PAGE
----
The Washington Post reported on Friday that the Postal Service had sent warning letters to 46 states and the District of Columbia.

Many states have facilitated postal voting to address voters’ concerns about public gatherings in electoral districts during the pandemic.

The nation’s top infectious disease expert said he had hoped the United States would now be in a better place with the coronavirus.

Dr Anthony Fauci, director of the National Institute of Allergy and Infectious Diseases, speaks at a House subcommittee ...
Dr.Anthony Fauci, director of the National Institute of Allergy and Infectious Diseases, speaks during a House subcommittee hearing on the coronavirus crisis, July 31, 2020 on Capitol Hill in Washington.

“We are definitely not where I hoped we would be, we are in the midst of a very serious historic pandemic,” Dr Anthony Fauci said during a National Geographic panel discussion on Thursday.

Even though President Donald Trump said this week that he expects the epidemic to be “in good shape … in a very short period of time,” Fauci said the number of cases would continue to rise at unless the federal and state governments can work together.

There has not been a single coordinated strategy between Washington and the states on how to tackle the epidemic. Some states have mask mandates and maintain restrictions, while others do not require masks in public places and have relaxed the rules on social gatherings.

Some states are seeing the number of cases increase while hot spots such as Arizona, California and Florida improve and “now have, fewer deaths, fewer hospitalizations, fewer cases,” Fauci said.

Fauci said the coronavirus will likely never go away, but health officials can work to bring it down to “low levels.”

The Director-General of the World Health Organization (WHO), Tedros Adhanom Ghebreyesus, attends a press conference in Geneva.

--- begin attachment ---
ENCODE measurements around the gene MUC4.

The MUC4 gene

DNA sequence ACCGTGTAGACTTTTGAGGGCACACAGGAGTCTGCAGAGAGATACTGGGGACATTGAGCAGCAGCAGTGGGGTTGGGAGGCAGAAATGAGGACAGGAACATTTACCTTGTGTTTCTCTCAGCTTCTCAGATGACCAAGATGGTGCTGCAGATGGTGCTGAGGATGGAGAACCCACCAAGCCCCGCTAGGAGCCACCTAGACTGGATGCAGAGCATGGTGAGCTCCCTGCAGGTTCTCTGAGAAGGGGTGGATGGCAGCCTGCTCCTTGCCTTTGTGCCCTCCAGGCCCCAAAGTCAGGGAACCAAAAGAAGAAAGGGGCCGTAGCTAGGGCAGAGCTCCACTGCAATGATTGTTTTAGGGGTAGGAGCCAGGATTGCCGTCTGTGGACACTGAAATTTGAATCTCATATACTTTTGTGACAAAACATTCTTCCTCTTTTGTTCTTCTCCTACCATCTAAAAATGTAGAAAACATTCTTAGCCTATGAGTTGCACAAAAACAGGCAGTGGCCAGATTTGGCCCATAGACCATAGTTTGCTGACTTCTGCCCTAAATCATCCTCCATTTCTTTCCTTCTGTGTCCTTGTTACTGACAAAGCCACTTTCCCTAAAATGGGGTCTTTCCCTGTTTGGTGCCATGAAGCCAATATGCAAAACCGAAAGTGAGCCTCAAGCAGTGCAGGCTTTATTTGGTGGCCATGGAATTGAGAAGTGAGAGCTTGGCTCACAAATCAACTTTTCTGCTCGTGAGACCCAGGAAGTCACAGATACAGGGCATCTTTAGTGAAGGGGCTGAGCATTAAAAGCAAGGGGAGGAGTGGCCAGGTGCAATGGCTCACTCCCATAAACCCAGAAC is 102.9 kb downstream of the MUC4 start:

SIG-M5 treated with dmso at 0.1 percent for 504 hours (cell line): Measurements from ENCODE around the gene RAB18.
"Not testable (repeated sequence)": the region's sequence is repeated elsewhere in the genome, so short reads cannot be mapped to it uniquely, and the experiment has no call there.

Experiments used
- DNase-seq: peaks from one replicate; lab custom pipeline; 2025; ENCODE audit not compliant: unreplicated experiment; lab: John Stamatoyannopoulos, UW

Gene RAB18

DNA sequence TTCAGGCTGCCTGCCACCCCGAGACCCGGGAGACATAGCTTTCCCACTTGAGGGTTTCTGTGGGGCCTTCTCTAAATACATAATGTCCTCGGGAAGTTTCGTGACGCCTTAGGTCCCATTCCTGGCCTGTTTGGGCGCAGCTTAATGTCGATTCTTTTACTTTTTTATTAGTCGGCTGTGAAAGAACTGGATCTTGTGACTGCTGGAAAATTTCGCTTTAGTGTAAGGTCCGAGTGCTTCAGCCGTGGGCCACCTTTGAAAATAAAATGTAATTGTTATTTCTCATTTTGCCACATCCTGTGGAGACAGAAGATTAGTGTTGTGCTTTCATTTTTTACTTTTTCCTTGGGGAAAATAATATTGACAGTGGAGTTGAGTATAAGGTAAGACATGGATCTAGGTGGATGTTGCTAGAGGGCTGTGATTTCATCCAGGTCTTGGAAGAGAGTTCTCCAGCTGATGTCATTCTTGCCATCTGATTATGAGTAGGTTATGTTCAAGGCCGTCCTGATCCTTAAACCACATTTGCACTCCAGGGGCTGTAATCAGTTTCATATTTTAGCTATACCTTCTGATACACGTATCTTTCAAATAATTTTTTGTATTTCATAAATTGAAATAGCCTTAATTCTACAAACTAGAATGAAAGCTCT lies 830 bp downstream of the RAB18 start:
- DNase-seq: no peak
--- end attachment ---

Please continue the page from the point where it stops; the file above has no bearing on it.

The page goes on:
The Director General of the World Health Organization (WHO), Tedros Adhanom Ghebreyesus, attends a press conference organized by the Geneva Association of United Nations Correspondents (ACANU) amid the COVID-19 epidemic, caused by the novel coronavirus.

World Health Organization director-general Tedros Adhanom Ghebreyesus said governments must “do it all” – test, isolate and treat patients, trace and quarantine everyone they have come into contact with .

Other experts warn that unless world leaders take further action to contain it, the coronavirus could be just as, if not more deadly, than the 1918 flu pandemic, which is believed to have killed 50 million people in the world. world.

A new study published in the Journal of the American Medical Association Network Open looked at New York City.

He says that even when doctors take into account technology, life-saving drugs and information that didn’t exist 100 years ago, the increase in the number of COVID-19 cases in the first two months of the year. epidemic was “significantly larger” than the peak of the 1918 epidemic.